Default Vitualization and Partitioning

On Tue, Sep 13, 2011 at 10:31 AM, Trey Dockendorf <treydock@gmail.com> wrote:
>
> That considered I saw no benefit in my
> case to use LVM when some other tools could combine the ability to do both
> qcow2 and memory snapshotting at once.

Could you kindly share with us the tools you which could do both?

Another (may unrelated) question:

Has anybody installed or migrated a Netware 3.12 using KVM?

If so, can you please share the experiences? especially bits about
Netware partitioning and the NIC model that needs to be selected?

TIA

--
Regards,

Rajagopal
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Old 09-13-2011, 09:10 PM
Trey Dockendorf
 
Default Vitualization and Partitioning

On Tue, Sep 13, 2011 at 11:57 AM, Rajagopal Swaminathan <raju.rajsand@gmail.com> wrote:

On Tue, Sep 13, 2011 at 10:31 AM, Trey Dockendorf <treydock@gmail.com> wrote:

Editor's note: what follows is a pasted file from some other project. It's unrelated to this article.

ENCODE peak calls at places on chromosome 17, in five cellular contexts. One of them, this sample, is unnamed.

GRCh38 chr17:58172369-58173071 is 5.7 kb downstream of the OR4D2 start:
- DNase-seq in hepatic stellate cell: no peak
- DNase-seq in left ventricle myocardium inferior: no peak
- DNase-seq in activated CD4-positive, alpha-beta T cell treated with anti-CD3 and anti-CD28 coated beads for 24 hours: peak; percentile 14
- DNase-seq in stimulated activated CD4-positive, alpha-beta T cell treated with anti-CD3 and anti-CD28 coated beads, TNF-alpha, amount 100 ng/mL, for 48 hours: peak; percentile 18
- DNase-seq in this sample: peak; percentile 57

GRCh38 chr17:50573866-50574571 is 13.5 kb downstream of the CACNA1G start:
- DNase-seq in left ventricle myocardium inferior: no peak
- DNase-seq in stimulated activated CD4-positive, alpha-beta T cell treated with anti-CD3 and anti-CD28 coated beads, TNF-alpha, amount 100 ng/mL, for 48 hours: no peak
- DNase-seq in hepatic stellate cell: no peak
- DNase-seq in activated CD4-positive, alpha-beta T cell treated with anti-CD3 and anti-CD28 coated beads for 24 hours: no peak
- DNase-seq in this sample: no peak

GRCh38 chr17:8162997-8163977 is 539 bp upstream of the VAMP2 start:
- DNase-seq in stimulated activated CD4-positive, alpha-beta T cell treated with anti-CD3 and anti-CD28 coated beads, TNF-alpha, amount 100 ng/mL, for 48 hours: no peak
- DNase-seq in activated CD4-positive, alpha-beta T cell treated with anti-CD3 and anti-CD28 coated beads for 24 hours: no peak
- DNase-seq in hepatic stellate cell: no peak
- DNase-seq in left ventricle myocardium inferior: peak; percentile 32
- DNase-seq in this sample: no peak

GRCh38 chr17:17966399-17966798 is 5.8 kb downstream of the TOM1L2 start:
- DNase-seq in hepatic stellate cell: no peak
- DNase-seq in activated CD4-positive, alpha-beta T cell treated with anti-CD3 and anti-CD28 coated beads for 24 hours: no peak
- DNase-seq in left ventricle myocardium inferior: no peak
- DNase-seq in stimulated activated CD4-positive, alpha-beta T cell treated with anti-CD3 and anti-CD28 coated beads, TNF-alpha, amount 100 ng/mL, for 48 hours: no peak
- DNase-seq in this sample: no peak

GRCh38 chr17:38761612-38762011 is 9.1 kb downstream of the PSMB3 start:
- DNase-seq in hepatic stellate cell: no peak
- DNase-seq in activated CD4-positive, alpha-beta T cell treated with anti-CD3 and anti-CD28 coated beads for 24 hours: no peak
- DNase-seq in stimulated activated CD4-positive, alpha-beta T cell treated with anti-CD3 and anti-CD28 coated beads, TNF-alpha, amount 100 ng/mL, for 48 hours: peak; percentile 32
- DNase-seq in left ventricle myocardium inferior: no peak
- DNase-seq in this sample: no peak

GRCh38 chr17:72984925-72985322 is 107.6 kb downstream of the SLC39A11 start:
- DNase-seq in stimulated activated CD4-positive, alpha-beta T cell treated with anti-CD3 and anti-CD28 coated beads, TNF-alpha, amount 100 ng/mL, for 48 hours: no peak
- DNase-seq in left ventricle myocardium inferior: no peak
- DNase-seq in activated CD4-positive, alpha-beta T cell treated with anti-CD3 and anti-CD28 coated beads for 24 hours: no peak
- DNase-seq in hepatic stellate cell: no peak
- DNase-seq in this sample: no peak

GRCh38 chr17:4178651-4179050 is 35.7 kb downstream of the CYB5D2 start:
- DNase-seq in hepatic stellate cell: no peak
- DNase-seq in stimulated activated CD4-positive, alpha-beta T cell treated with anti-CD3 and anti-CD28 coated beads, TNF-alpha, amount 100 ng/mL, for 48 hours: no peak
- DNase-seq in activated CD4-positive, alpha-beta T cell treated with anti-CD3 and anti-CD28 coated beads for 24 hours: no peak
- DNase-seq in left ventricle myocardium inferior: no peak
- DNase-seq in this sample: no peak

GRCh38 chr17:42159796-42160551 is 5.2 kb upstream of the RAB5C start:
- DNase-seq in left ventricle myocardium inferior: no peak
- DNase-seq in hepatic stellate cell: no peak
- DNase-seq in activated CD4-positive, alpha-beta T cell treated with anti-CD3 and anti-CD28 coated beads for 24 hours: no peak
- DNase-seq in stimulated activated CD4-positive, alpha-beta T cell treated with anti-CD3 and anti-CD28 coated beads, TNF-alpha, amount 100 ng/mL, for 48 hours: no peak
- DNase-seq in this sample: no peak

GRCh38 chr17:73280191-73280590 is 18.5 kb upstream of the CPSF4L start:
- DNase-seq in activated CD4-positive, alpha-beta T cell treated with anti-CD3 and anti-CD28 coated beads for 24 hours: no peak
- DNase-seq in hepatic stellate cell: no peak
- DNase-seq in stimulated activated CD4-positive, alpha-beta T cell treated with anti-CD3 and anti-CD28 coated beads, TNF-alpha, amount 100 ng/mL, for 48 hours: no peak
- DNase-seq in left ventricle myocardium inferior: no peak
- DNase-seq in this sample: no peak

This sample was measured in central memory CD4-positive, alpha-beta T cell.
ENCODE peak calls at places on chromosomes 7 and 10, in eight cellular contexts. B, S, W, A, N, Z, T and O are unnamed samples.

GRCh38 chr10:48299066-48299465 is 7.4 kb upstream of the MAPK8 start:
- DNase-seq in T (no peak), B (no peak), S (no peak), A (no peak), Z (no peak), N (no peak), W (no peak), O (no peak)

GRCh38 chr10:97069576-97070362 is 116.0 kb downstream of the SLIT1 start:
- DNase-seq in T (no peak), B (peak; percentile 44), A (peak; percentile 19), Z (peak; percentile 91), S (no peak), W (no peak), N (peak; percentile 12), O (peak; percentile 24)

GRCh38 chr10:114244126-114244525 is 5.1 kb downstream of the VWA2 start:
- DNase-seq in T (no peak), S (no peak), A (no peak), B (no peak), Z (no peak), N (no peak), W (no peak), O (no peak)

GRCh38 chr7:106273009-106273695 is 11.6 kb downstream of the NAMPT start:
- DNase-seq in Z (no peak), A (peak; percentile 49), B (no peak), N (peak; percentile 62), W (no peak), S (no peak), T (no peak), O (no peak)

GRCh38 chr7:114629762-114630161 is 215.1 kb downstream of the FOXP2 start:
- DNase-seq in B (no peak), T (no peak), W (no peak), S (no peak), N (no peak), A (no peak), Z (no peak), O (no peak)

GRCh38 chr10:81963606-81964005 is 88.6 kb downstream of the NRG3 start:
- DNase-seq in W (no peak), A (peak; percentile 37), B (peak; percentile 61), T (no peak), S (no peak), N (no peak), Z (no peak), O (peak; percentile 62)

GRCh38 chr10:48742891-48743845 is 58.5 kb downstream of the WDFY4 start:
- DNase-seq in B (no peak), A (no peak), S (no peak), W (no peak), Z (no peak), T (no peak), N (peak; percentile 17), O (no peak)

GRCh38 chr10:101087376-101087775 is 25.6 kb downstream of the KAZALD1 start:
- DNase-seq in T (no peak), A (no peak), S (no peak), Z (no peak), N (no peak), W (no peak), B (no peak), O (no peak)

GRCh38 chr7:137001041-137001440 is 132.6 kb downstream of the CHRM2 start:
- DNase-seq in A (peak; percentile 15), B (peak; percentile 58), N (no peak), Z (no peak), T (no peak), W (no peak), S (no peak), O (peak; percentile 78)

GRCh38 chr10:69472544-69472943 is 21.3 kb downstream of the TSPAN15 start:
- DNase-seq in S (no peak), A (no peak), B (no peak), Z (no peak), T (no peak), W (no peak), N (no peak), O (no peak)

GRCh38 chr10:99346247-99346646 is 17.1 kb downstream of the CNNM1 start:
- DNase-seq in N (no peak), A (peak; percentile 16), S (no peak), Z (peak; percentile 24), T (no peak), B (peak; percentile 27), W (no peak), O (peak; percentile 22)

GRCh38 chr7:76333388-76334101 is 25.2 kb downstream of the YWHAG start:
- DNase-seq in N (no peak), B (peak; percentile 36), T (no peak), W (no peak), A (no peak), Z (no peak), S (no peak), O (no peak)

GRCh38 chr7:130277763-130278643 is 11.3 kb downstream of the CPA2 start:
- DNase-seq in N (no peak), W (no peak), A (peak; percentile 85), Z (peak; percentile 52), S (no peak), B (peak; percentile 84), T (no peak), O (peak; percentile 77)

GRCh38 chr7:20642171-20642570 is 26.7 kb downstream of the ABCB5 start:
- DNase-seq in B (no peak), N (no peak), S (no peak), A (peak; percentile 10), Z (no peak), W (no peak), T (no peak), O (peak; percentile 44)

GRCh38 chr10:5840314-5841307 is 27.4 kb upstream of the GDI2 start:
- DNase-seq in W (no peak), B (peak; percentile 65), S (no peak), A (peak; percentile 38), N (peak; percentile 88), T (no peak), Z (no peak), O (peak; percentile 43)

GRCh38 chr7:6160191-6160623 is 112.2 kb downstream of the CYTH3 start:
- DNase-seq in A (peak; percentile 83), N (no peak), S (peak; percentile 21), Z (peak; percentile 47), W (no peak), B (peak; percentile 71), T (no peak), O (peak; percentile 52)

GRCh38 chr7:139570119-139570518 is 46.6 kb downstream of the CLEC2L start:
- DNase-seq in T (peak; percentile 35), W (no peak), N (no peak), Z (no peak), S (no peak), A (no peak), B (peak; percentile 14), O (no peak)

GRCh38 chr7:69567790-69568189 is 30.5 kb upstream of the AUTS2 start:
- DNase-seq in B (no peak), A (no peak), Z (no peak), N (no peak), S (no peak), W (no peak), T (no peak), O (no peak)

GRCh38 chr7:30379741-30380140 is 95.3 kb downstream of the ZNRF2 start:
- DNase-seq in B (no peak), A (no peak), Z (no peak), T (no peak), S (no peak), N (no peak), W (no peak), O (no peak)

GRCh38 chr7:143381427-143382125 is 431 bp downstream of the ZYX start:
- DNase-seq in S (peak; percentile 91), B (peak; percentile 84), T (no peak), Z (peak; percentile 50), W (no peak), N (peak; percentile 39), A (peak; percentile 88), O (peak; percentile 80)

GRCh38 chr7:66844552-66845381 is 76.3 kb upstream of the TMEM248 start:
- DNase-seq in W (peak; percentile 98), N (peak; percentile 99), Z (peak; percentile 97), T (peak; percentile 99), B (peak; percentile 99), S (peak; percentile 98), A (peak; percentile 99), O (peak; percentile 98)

>

> That considered I saw no benefit in my

> case to use LVM when some other tools could combine the ability to do both

> qcow2 and memory snapshotting at once.



Could you kindly share with us the tools you which could do both?



Another (may unrelated) question:



Has anybody installed or migrated a Netware 3.12 using KVM?



If so, can you please share the experiences? especially bits about

Netware partitioning and the NIC model that needs to be selected?



TIA



--

Regards,



Rajagopal

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CentOS mailing list

CentOS@centos.org

http://lists.centos.org/mailman/listinfo/centos



I've only successfully tested using virt-manager to do snapshots. *There is a way using virsh, doing "snapshot-create domain", but I receive an error due to lack of that feature.

error: internal error unable to execute QEMU command 'savevm': The command savevm has not been found
Using the virsh "save" command works, but only does it without shutting down the VM if done through virt-manager. *Other tools that look promising for snapshots thus far are things like Convirt, OpenQRM, and Archipel, but I have yet to get them in production to test that out.

- Trey